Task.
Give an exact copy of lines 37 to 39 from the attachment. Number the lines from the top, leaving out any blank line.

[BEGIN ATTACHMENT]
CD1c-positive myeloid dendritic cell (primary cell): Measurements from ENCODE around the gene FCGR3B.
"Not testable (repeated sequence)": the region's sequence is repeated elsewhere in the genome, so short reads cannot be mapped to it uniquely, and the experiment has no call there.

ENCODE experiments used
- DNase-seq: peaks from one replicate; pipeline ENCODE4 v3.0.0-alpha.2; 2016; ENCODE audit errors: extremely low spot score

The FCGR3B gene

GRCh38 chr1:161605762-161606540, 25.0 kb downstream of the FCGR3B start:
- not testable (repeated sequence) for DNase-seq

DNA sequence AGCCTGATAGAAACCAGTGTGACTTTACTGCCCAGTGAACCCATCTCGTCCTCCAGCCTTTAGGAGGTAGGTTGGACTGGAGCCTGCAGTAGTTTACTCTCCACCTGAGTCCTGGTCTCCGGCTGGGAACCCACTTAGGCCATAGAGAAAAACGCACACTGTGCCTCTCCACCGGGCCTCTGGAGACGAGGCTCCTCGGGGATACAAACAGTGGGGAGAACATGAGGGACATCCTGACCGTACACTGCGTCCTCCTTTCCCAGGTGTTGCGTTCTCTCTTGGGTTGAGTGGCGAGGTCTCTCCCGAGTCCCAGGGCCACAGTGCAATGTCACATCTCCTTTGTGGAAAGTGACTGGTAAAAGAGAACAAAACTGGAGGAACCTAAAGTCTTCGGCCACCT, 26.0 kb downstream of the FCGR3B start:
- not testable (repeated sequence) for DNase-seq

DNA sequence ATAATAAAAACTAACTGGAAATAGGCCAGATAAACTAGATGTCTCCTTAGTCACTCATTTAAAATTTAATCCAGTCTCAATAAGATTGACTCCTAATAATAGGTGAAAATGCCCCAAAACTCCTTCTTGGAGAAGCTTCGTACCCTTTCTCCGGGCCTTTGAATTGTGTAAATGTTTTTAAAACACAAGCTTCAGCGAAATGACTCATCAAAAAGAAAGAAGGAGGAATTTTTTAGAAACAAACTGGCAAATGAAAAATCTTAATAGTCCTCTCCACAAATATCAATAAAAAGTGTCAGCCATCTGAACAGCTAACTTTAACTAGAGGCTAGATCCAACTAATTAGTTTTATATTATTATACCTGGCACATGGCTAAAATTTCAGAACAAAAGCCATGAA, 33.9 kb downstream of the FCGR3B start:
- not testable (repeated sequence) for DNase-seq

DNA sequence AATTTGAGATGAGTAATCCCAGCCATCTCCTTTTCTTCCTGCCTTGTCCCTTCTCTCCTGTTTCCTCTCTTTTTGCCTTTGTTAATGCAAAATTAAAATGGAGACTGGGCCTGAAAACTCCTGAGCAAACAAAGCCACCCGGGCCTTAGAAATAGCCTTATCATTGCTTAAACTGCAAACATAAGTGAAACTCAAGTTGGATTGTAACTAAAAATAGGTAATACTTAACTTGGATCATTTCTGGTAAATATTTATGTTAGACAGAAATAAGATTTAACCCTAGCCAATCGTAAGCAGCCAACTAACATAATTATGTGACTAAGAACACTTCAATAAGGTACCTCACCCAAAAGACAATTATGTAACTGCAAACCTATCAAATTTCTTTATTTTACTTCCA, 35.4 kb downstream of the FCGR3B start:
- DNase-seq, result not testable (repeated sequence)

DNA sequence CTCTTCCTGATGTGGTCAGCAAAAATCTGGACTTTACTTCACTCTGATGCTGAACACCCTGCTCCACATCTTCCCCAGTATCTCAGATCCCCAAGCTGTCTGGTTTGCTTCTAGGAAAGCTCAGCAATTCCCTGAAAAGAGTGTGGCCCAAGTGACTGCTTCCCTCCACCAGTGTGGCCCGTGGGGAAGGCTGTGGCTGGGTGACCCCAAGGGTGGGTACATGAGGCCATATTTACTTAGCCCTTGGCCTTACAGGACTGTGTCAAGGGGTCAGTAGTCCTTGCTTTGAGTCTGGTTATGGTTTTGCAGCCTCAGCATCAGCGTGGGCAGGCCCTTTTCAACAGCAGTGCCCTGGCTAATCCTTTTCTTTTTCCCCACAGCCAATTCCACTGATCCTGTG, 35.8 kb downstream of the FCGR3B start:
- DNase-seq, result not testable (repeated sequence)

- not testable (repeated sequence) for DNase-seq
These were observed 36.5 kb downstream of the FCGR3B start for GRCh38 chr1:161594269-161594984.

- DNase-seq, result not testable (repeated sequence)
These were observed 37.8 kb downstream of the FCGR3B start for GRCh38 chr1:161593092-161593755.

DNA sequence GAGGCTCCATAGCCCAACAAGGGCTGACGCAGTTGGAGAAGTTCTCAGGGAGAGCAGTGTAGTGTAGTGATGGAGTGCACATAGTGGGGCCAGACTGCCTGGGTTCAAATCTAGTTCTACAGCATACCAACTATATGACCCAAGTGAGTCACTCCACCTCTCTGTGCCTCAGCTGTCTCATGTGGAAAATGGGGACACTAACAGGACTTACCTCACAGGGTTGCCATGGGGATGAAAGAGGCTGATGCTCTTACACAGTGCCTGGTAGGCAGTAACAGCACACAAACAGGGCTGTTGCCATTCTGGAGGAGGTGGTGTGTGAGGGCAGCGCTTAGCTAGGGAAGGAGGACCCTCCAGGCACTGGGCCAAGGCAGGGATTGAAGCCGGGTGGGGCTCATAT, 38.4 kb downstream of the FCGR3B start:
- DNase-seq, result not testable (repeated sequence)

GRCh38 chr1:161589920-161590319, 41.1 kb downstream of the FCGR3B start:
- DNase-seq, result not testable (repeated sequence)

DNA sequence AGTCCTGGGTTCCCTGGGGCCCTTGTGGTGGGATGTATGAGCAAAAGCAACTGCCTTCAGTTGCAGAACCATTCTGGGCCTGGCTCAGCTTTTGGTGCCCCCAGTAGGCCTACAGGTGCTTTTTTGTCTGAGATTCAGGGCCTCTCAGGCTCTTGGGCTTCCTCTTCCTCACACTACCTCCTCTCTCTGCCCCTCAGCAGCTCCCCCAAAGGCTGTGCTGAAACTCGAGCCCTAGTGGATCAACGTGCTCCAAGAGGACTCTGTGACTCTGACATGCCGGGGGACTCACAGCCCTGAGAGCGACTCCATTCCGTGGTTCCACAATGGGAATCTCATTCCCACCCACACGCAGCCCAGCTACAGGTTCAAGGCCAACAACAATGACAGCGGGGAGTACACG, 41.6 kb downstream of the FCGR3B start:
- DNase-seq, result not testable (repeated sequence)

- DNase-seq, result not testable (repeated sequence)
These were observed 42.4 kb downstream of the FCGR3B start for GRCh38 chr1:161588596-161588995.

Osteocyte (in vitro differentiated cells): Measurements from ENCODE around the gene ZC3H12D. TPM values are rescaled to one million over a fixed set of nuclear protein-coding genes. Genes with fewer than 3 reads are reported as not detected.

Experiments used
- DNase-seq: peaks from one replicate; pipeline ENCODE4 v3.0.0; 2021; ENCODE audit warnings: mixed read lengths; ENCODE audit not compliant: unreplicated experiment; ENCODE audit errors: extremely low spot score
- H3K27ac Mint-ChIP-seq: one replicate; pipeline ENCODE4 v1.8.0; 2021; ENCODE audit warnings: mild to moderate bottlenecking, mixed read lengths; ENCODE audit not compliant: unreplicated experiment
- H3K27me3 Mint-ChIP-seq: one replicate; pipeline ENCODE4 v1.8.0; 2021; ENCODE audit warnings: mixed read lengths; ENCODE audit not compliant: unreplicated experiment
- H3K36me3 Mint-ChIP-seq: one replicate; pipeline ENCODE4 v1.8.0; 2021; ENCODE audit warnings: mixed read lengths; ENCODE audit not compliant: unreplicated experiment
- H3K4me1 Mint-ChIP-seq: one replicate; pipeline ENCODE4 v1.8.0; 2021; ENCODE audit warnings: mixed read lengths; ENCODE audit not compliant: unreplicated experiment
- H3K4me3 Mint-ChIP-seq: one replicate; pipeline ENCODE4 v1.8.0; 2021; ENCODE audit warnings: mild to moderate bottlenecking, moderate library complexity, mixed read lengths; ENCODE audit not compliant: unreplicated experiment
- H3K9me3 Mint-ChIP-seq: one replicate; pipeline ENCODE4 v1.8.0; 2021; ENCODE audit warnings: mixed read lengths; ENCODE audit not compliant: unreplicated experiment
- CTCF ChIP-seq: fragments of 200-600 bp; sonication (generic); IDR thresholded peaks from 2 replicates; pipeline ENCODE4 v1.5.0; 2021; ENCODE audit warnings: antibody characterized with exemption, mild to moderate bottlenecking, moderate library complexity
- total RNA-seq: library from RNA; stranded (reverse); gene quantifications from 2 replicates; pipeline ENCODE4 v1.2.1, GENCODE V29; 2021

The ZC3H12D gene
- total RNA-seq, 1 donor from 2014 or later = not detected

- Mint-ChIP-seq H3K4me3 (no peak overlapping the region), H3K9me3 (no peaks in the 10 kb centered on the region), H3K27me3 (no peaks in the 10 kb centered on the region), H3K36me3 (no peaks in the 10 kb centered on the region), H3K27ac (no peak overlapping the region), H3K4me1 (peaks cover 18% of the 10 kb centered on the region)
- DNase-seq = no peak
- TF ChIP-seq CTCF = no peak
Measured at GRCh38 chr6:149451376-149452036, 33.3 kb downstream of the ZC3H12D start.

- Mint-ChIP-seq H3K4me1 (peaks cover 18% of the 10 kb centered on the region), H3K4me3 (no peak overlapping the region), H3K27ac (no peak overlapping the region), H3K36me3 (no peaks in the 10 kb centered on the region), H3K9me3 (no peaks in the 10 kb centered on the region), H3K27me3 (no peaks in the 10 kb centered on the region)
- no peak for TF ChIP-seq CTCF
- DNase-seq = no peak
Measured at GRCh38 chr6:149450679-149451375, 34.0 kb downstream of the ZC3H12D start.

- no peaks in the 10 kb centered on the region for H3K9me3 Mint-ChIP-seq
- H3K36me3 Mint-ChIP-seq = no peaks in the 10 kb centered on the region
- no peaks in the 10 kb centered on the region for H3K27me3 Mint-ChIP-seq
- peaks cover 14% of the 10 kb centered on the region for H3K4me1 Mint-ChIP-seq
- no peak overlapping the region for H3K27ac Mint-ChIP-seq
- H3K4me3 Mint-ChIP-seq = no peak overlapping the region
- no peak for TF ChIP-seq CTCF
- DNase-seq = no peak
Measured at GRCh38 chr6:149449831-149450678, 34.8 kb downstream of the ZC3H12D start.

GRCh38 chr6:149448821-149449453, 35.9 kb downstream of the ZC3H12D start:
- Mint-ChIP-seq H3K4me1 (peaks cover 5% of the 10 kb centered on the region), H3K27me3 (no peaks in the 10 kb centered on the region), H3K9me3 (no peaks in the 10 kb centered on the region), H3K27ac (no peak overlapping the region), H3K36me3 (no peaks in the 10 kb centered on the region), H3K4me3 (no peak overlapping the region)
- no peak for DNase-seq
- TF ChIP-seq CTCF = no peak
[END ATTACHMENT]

- CTCF ChIP-seq: fragments of 200-600 bp; sonication (generic); IDR thresholded peaks from 2 replicates; pipeline ENCODE4 v1.5.0; 2021; ENCODE audit warnings: antibody characterized with exemption, mild to moderate bottlenecking, moderate library complexity
- total RNA-seq: library from RNA; stranded (reverse); gene quantifications from 2 replicates; pipeline ENCODE4 v1.2.1, GENCODE V29; 2021

The ZC3H12D gene